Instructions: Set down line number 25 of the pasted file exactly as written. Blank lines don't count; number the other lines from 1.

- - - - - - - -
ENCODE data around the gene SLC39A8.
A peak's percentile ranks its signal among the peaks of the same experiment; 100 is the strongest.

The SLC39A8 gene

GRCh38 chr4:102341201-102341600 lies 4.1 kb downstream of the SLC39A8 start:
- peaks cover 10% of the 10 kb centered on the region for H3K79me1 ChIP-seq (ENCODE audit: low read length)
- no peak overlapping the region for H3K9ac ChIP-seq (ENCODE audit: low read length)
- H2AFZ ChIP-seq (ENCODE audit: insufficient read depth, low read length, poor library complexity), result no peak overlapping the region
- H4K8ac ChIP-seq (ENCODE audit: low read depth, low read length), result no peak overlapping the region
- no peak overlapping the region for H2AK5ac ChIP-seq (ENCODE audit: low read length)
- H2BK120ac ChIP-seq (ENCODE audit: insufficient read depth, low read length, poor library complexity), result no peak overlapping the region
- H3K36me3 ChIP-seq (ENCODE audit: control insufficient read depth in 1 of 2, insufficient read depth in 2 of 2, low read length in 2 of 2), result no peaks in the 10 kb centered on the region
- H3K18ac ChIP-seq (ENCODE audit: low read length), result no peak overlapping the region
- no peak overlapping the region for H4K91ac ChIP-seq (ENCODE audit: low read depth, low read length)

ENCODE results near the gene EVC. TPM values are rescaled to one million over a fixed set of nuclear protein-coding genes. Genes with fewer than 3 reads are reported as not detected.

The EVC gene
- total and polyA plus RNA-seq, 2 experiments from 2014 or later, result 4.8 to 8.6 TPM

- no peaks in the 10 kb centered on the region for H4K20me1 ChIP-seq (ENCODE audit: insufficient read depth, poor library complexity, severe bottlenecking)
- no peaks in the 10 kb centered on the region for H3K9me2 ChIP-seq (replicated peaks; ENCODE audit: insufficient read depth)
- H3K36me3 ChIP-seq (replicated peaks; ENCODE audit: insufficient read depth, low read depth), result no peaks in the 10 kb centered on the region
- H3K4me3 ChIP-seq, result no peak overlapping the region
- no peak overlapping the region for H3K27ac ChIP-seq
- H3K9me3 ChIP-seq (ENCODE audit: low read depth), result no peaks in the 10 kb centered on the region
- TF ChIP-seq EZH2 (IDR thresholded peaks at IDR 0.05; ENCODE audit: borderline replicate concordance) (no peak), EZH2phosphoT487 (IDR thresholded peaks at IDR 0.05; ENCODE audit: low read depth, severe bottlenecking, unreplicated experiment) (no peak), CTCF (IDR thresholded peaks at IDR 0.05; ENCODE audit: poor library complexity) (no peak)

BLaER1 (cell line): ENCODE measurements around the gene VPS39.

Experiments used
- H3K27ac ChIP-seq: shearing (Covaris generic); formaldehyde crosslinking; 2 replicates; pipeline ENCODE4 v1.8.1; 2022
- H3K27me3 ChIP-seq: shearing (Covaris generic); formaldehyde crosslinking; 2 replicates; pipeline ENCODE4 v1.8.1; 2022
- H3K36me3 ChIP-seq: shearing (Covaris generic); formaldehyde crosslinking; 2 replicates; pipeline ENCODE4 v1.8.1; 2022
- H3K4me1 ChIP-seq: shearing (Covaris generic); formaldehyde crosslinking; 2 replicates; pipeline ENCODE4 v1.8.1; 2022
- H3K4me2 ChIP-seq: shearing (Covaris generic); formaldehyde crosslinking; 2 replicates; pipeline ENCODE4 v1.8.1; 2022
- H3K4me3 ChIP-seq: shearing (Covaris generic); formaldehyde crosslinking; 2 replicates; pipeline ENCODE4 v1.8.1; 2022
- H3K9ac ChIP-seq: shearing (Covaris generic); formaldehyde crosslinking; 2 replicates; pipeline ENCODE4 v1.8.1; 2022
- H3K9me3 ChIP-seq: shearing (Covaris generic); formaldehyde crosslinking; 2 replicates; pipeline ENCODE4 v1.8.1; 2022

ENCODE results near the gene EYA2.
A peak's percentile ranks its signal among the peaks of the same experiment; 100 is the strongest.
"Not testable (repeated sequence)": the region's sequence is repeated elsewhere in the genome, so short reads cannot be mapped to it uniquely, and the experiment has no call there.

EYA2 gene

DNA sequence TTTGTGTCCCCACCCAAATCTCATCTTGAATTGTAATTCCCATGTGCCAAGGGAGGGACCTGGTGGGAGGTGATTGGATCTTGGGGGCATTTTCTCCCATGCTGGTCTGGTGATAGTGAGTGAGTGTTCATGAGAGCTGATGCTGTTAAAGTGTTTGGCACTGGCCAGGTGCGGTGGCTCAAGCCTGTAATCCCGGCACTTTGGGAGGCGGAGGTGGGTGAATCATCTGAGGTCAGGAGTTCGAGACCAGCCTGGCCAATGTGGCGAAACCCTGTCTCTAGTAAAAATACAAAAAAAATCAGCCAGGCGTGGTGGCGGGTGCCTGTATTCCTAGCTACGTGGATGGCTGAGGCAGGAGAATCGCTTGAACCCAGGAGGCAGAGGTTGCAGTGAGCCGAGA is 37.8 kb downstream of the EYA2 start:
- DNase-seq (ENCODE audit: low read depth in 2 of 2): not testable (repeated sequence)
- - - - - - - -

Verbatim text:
Experiments used